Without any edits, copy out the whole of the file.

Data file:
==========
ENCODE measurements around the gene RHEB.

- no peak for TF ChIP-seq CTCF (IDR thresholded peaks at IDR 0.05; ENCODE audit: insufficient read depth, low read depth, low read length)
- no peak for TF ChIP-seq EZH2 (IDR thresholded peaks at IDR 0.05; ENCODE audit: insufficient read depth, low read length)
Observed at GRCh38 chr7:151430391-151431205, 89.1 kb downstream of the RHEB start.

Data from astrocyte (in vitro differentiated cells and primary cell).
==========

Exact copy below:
ENCODE measurements around the gene RHEB.

- no peak for TF ChIP-seq CTCF (IDR thresholded peaks at IDR 0.05; ENCODE audit: insufficient read depth, low read depth, low read length)
- no peak for TF ChIP-seq EZH2 (IDR thresholded peaks at IDR 0.05; ENCODE audit: insufficient read depth, low read length)
Observed at GRCh38 chr7:151430391-151431205, 89.1 kb downstream of the RHEB start.

Data from astrocyte (in vitro differentiated cells and primary cell).